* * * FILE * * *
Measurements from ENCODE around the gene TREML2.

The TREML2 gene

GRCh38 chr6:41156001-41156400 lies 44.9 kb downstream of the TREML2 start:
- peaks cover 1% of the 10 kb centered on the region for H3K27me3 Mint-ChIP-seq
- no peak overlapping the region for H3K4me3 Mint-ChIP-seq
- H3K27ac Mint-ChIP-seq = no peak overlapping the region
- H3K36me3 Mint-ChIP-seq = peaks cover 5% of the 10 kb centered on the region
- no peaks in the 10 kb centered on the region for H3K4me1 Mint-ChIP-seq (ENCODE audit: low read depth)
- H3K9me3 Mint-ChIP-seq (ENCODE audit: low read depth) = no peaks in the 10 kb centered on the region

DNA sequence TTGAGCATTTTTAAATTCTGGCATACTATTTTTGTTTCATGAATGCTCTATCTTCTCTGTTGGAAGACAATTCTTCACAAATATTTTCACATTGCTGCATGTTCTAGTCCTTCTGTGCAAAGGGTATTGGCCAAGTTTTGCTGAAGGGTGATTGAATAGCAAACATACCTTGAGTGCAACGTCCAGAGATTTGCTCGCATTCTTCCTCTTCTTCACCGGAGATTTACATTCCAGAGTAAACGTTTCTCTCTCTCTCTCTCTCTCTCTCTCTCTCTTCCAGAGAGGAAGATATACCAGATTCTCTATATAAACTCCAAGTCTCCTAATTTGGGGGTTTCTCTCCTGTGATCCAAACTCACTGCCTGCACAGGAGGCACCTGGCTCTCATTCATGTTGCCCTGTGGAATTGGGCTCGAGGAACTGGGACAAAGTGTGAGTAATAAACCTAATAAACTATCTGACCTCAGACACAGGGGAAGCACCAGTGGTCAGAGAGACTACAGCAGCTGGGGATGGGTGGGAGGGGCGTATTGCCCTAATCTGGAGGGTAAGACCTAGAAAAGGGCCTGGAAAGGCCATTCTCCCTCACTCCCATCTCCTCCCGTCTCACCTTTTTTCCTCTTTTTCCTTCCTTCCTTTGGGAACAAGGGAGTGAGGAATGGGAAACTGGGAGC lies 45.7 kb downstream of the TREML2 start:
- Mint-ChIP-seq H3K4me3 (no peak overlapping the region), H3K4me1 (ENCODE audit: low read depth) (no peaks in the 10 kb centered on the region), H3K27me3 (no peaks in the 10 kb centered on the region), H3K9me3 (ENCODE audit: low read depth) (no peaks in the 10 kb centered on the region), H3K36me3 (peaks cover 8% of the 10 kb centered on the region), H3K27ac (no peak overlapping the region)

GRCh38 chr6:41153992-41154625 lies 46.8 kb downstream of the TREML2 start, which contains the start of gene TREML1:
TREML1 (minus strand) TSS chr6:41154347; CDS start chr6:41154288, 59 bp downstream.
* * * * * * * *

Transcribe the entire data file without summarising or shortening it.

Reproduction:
Measurements from ENCODE around the gene TREML2.

The TREML2 gene

GRCh38 chr6:41156001-41156400 lies 44.9 kb downstream of the TREML2 start:
- peaks cover 1% of the 10 kb centered on the region for H3K27me3 Mint-ChIP-seq
- no peak overlapping the region for H3K4me3 Mint-ChIP-seq
- H3K27ac Mint-ChIP-seq = no peak overlapping the region
- H3K36me3 Mint-ChIP-seq = peaks cover 5% of the 10 kb centered on the region
- no peaks in the 10 kb centered on the region for H3K4me1 Mint-ChIP-seq (ENCODE audit: low read depth)
- H3K9me3 Mint-ChIP-seq (ENCODE audit: low read depth) = no peaks in the 10 kb centered on the region

DNA sequence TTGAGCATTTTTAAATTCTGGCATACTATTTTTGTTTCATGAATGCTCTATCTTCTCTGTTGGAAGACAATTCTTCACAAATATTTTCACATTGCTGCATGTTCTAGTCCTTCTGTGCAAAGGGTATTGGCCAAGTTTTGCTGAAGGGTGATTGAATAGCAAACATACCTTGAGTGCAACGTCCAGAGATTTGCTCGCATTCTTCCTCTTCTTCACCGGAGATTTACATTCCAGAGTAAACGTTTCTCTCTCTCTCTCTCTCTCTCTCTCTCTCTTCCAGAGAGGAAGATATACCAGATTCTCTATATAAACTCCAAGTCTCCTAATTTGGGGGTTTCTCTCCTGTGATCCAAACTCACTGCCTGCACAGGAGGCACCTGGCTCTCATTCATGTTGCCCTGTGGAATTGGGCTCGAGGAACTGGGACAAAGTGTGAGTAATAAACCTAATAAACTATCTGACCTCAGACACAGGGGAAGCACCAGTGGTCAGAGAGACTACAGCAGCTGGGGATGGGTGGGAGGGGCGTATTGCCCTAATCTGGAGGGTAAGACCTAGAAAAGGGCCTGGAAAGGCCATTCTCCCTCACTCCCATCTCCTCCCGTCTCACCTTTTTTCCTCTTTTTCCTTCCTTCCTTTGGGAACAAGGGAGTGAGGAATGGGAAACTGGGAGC lies 45.7 kb downstream of the TREML2 start:
- Mint-ChIP-seq H3K4me3 (no peak overlapping the region), H3K4me1 (ENCODE audit: low read depth) (no peaks in the 10 kb centered on the region), H3K27me3 (no peaks in the 10 kb centered on the region), H3K9me3 (ENCODE audit: low read depth) (no peaks in the 10 kb centered on the region), H3K36me3 (peaks cover 8% of the 10 kb centered on the region), H3K27ac (no peak overlapping the region)

GRCh38 chr6:41153992-41154625 lies 46.8 kb downstream of the TREML2 start, which contains the start of gene TREML1:
TREML1 (minus strand) TSS chr6:41154347; CDS start chr6:41154288, 59 bp downstream.